iv. Crime scene investigation could be enhanced by the use of AR video, audio and sensing devices used to visualize blood patterns, blood stains and other sensor-detectable forensic data available at the scene.

v. Forensic pathology could benefit from various advanced medical imaging techniques to visualize traumatic penetrating wounds before physical autopsy (Viire et al., 1998)

vi. Surveillance operations could be greatly enhanced through the coordinated use of robots, unmanned aerial vehicles (UAVs) and police officers managed through an AR network.

d. AR at the Academy

Static and controlled environments like a training academy are much more flexible in the types of equipment that can be employed. AR could be used to simulate dangerous police environments while blending real-world equipment and fellow trainees into the scenario.

i. A type of Magic Book for policing programmed for penal and criminal procedure laws, agency rules and regulations, or basic citizen interactions could be used for entry-level training in a controlled setting.

ii. Various types of interactive simulations for police training could be developed, such as realistic firearms "shoot-don't shoot" and use of force scenarios.

e. Augmented Management and Supervision

Leadership from the front is a commonly talked about principle that is rarely utilized in policing due to the difficulty of accessing and visualizing all the available supervisory and management data while mobile.

i. Using video feed from their personnel on the street, supervisors could potentially see what their people are seeing in real-time.

ii. Location, activity and status information could be available on a 3 dimensional map display of the community.

iii. During critical incidents, supervisors could monitor the physiological status of all personnel and make decisions concerning tactical deployment and dynamic action based upon who is mentally and physically best capable to perform.

iv. Coordination of widely dispersed units could be enhanced through the use of visual, audible and haptic cues from the supervisor.

AR Implications for Policing

The case for applying AR to police work is a strong one, but like all emergent technologies, there are potential down sides and foreseeable problems associated with its implementation. It is clear that AR is still emerging. Though several decades of research underlie its development and numerous evolving research projects are currently underway, the technology is still several years from practical viability for law enforcement use and like many emerging technologies today it is still largely unheard of outside the research community. To date, there is no available AR research focused on policing applications in spite of the obvious potential for greatly enhanced individual police officer performance in a wide variety of law enforcement situations.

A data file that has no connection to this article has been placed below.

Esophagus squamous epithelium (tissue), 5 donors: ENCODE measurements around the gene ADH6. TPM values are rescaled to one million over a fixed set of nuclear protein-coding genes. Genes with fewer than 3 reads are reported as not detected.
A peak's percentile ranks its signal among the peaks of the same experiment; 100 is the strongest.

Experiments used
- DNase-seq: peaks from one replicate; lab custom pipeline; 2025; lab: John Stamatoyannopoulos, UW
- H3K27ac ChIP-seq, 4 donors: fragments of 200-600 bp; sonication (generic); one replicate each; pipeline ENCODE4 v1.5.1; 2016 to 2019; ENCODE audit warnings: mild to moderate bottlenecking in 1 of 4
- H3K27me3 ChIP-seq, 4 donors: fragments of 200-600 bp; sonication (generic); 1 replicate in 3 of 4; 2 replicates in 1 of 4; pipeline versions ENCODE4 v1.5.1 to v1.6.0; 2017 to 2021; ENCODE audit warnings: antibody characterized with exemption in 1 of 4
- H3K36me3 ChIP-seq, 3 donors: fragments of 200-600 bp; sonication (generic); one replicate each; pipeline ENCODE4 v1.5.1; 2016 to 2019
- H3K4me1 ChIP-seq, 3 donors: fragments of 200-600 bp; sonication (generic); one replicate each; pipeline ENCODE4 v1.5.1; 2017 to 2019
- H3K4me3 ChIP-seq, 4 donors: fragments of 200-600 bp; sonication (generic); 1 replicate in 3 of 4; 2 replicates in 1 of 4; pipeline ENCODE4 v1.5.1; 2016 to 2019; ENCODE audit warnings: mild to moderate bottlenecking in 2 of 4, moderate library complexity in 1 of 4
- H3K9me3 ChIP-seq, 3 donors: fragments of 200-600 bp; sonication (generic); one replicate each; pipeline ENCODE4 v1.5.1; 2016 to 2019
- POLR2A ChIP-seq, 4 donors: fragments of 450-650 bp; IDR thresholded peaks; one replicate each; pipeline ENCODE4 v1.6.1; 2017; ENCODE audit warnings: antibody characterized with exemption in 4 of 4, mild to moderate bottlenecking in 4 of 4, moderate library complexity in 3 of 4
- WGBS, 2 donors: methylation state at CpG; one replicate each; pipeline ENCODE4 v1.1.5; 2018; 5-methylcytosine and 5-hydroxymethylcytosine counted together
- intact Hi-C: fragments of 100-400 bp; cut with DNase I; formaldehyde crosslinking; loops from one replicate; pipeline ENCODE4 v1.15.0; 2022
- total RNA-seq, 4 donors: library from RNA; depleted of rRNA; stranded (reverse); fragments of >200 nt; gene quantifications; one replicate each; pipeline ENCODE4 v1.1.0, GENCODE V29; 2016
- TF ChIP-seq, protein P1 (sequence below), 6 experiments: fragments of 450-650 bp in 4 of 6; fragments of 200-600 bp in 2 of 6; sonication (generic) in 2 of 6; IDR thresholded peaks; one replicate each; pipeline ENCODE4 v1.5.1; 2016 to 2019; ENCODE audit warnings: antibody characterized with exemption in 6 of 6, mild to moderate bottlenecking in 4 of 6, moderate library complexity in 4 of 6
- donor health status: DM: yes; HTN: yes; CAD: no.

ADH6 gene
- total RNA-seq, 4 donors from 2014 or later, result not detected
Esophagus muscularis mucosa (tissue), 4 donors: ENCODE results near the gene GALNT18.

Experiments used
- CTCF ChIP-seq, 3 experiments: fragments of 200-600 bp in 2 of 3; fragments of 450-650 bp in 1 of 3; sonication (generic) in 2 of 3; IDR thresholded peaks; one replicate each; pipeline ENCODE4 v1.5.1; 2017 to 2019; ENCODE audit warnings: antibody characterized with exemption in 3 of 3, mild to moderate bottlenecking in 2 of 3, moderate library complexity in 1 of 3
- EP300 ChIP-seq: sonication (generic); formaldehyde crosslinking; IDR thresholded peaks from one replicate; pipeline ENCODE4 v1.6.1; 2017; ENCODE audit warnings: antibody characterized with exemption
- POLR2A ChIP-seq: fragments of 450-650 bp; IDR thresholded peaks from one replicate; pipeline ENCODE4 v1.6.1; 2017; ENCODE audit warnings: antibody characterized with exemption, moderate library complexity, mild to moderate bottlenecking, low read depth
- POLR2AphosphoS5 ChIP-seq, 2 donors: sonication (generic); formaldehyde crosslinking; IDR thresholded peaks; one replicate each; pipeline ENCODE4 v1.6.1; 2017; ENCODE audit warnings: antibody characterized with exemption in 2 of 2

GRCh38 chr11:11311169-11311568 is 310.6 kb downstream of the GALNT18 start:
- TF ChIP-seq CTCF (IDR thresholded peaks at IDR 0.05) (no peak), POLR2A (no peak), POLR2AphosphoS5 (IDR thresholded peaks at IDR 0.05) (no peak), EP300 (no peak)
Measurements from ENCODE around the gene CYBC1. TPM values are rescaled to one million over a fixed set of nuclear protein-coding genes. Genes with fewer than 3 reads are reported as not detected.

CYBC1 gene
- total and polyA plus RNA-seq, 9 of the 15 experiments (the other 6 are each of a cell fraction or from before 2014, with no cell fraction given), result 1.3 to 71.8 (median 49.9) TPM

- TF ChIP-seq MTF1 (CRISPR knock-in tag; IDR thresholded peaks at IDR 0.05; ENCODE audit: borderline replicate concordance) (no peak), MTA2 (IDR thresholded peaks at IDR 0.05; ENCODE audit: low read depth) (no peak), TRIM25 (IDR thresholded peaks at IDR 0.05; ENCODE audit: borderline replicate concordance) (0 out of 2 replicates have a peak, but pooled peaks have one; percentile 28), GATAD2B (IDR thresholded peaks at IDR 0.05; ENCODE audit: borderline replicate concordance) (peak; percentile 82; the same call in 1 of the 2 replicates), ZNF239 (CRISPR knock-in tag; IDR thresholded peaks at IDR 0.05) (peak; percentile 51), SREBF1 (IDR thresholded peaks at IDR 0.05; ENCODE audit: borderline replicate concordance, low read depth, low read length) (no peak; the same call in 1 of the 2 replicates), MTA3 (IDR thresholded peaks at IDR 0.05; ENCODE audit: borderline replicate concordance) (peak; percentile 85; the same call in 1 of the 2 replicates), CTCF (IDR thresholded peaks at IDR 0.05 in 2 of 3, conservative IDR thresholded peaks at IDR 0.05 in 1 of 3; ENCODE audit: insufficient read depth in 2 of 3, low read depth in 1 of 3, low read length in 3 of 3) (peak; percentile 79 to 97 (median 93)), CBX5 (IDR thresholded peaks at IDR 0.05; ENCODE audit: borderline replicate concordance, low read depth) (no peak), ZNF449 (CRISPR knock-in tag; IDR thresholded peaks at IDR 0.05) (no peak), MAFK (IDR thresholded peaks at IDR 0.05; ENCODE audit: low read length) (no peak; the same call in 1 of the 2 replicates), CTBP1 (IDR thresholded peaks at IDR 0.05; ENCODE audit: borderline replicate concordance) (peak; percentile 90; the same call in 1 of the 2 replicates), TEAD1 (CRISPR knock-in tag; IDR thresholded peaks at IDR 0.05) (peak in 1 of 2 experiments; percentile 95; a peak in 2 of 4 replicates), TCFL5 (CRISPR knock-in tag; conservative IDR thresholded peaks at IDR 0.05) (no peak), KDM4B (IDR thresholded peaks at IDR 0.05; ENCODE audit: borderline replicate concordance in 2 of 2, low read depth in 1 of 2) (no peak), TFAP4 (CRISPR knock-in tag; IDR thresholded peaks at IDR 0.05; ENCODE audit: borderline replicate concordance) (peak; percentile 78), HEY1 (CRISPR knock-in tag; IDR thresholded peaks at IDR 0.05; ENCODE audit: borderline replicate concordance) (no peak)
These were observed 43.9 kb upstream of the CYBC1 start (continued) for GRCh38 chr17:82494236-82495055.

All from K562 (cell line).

There are numerous technical aspects of AR that require further development and consideration before viable law enforcement applications can be implemented: Real-time highly accurate registration of virtual data within the see-through HMD; faster image refreshment rates, particularly when moving the head rapidly from side to side; less weight and bulk of AR components; improved outdoor tracking and reporting of sensing data from non-intelligent objects in the environment; more user friendly human-computer interfaces and command input devices; and the seamless integration of various sensors and wireless components. Engineering efforts are underway that will dramatically improve all of these areas in a very few years. Without question, many aspects of AR would be beneficial to the average patrol officer or investigator fighting crime within our communities. AR also holds tremendous benefit to policing in our newly engaged fight against terrorism. First, street-level policing is a hands-on profession and increasingly one in which easy access to a wide range of relevant data would enhance effectiveness. The federal COPS MORE program of the 1990's was intended to increase the number of police officers on the street by improving their overall effectiveness through the use of technology (National Institute of Justice, 2000, p.42). AR can potentially produce even more dramatic Full-Time Equivalents (FTE) to the nation's police departments by providing front-line officers direct and unencumbered access to real-time data that increases individual efficiency (and thus time spent engaged in actual policing activities). It has the capacity to give officers greatly enhanced situational awareness and real-time decision-making capabilities.

AR's ability to incorporate a large amount of specific and pertinent database information into an officer's field of view, without having to look away or be distracted from the immediate action at hand, is an individual "force multiplier" with far-reaching significance for situational awareness and officer safety. Information processing and decision-making can occur almost simultaneously in real-time, with no need to manipulate a keyboard or glance away from the action to view a separate monitor.